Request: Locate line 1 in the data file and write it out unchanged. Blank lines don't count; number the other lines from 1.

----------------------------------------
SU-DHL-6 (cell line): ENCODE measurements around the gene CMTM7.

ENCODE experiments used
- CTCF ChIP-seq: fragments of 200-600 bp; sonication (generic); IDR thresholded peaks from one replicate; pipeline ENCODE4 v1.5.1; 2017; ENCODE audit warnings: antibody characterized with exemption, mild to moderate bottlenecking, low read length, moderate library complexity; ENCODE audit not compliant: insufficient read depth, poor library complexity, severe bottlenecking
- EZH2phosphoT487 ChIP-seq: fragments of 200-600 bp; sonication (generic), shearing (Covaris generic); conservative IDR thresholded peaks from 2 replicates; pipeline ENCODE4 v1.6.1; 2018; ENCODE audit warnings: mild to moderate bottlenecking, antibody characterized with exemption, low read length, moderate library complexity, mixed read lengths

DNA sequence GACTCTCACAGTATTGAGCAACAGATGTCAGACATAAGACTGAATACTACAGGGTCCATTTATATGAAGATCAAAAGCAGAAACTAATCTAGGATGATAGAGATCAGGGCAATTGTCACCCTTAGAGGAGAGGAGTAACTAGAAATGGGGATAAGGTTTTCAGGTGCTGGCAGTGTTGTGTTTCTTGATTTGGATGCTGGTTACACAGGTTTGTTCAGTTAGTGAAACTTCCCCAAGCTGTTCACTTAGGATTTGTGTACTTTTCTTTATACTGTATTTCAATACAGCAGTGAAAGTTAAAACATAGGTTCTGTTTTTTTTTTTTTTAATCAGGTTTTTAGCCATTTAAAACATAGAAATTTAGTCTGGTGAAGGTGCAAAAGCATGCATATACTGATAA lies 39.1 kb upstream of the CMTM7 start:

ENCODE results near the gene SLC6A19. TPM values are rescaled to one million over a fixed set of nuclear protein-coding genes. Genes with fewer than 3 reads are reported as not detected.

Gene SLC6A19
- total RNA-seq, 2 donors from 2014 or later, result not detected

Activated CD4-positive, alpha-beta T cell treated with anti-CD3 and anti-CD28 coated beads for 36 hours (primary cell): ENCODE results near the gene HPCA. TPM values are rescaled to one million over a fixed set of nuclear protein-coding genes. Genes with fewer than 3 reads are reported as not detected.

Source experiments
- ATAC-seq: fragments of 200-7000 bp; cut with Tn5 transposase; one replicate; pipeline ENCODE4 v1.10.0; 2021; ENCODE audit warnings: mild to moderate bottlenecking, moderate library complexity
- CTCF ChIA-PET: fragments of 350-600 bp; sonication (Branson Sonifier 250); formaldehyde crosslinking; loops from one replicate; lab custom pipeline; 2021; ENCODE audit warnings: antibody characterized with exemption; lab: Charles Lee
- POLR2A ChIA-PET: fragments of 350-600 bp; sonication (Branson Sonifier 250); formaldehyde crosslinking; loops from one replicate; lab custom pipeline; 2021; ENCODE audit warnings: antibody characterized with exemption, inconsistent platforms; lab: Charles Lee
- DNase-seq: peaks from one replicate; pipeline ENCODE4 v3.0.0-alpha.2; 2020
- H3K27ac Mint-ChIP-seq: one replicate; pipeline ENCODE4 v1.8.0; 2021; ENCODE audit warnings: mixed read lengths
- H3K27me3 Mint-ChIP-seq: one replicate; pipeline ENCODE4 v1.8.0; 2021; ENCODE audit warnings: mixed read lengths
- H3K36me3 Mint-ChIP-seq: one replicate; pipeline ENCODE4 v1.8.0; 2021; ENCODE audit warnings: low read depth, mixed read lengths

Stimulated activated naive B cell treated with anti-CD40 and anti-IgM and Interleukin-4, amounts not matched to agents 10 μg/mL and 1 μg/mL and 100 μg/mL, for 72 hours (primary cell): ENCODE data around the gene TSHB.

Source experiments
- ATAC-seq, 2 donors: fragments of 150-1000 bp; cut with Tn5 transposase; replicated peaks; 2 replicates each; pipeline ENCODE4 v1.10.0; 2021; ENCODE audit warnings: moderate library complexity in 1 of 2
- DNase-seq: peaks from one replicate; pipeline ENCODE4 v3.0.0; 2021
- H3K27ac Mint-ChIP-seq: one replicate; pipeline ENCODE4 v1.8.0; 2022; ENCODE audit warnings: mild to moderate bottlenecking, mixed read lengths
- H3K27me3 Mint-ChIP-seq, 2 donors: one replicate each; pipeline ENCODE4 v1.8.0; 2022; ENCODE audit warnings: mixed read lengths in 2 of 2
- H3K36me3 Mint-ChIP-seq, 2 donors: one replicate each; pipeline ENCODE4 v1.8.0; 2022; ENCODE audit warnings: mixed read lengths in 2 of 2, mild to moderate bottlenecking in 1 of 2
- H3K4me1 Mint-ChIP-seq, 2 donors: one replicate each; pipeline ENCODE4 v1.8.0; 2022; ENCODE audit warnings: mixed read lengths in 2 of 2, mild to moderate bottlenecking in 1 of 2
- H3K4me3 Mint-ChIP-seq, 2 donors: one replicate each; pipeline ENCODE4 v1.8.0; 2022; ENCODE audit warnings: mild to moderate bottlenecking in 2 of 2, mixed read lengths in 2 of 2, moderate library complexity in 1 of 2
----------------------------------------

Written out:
SU-DHL-6 (cell line): ENCODE measurements around the gene CMTM7.